**Cir"cu*lar** (?), a. [L. *circularis*, fr. *circulus* circle: cf. F. *circulaire*. See Circle.]

**1.**

In the form of, or bounded by, a circle; round.

**2.**

repeating itself; ending in itself; reverting to the point of beginning; hence, illogical; inconclusive; as, **circular** reasoning.

**3.**

Adhering to a fixed circle of legends; cyclic; hence, mean; inferior. See Cyclic poets, under Cyclic.

Had Virgil been a **circular** poet, and closely adhered to history, how could the Romans have had Dido?
*Dennis.*

**4.**

Addressed to a circle, or to a number of persons having a common interest; circulated, or intended for circulation; as, a **circular** letter.

A proclamation of Henry III., . . . doubtless **circular** throughout England.
*Hallam.*

**5.**

Perfect; complete.

[Obs.]

A man so absolute and **circular**
In all those wished-for rarities that may take
A virgin captive.
*Massinger.*

Circular are, any portion of the circumference of a circle. -- Circular cubics Math., curves of the third order which are imagined to pass through the two circular points at infinity. -- Circular functions. Math. See under Function. -- Circular instruments, mathematical instruments employed for measuring angles, in which the graduation extends round the whole circumference of a circle, or 360°. -- Circular lines, straight lines pertaining to the circle, as sines, tangents, secants, etc. -- Circular note or letter. (a) Com. See under Credit. (b) Diplomacy A letter addressed in identical terms to a number of persons. -- Circular numbers Arith., those whose powers terminate in the same digits as the roots themselves; as 5 and 6, whose squares are 25 and 36. *Bailey*. *Barlow*. -- Circular points at infinity Geom., two imaginary points at infinite distance through which every circle in the plane is, in the theory of curves, imagined to pass. -- Circular polarization. Min. See under Polarization. -- Circular or Globular sailing Naut., the method of sailing by the arc of a great circle. -- Circular saw. See under Saw.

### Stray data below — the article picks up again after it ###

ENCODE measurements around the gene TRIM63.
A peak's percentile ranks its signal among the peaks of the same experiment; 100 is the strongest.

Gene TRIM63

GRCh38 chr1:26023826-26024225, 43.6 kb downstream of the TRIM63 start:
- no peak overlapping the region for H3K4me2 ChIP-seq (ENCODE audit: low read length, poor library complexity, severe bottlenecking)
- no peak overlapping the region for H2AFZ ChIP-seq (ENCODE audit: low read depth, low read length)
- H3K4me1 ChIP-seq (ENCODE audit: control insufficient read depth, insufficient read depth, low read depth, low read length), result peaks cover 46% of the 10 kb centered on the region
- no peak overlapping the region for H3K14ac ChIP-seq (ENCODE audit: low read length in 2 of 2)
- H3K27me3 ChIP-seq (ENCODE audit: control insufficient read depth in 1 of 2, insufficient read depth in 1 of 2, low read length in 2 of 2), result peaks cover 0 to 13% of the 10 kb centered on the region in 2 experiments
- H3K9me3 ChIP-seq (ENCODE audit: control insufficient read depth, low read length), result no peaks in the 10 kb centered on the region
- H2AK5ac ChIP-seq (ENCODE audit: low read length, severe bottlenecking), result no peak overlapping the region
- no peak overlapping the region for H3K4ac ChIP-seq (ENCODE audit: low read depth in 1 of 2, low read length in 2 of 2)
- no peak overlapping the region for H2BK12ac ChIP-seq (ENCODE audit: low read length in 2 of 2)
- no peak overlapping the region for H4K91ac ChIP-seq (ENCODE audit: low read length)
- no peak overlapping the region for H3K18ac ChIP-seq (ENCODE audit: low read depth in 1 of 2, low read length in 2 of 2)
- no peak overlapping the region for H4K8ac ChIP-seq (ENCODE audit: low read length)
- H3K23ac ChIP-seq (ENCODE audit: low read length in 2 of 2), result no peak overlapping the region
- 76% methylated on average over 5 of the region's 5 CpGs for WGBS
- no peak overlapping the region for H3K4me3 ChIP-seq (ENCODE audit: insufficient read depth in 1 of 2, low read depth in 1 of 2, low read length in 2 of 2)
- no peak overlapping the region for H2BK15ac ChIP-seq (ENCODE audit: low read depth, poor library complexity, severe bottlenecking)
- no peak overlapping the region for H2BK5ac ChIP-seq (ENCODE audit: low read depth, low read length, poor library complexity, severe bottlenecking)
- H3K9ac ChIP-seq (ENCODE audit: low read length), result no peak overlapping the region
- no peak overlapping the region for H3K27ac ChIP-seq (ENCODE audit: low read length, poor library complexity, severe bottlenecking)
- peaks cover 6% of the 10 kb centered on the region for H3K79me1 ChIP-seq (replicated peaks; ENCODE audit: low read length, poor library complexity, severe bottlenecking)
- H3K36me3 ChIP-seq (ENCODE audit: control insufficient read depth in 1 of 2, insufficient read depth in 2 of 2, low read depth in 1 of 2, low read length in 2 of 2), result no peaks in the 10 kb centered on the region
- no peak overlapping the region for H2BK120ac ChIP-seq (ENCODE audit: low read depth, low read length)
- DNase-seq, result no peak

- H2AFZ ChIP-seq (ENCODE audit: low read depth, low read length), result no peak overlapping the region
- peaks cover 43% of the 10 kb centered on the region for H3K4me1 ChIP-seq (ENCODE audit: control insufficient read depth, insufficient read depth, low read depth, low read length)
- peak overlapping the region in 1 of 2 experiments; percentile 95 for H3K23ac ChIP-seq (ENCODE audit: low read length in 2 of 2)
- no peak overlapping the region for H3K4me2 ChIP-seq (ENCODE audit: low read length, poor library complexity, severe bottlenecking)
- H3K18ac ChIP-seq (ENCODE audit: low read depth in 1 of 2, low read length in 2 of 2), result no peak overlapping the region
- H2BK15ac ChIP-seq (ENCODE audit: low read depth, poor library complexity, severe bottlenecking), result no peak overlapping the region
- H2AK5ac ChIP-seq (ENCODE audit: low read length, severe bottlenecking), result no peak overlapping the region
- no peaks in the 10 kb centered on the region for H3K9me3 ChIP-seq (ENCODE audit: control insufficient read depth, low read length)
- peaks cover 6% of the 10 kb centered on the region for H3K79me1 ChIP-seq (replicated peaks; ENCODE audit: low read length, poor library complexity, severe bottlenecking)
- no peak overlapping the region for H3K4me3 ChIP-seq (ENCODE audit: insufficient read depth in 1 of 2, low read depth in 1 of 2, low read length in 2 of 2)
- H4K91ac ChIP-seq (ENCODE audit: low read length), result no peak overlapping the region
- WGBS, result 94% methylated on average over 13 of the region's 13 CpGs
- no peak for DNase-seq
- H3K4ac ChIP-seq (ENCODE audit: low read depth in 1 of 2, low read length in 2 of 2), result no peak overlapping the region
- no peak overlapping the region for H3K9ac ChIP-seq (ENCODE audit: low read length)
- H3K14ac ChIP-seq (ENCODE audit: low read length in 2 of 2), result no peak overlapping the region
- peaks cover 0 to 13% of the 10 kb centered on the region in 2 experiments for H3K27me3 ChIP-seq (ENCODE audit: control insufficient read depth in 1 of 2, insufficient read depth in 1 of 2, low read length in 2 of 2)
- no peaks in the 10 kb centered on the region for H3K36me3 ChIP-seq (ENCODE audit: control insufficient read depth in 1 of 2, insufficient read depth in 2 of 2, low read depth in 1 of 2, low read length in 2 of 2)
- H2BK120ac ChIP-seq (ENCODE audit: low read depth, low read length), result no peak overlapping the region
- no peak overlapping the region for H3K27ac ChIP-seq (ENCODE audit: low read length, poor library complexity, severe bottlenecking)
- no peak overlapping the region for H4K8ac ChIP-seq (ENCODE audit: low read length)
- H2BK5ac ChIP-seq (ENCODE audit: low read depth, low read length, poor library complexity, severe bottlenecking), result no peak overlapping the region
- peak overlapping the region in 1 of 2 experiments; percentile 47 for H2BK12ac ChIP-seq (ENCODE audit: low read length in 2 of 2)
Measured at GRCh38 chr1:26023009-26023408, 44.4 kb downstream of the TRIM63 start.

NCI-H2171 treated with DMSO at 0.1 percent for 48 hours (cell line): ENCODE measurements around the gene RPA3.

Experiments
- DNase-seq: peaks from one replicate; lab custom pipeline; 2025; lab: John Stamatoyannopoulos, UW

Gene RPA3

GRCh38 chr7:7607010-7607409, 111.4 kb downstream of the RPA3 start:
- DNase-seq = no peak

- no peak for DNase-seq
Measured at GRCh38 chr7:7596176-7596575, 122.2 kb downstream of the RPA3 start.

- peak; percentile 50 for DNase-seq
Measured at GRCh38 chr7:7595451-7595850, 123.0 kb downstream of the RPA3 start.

© Webster 1913.

**Cir"cu*lar**, n. [Cf. (for sense 1) F. *circulaire*, lettre *circulaire*. See Circular, a.]

**1.**

A circular letter, or paper, usually printed, copies of which are addressed or given to various persons; as, a business **circular**.

**2.**

A sleeveless cloak, cut in circular form.

© Webster 1913.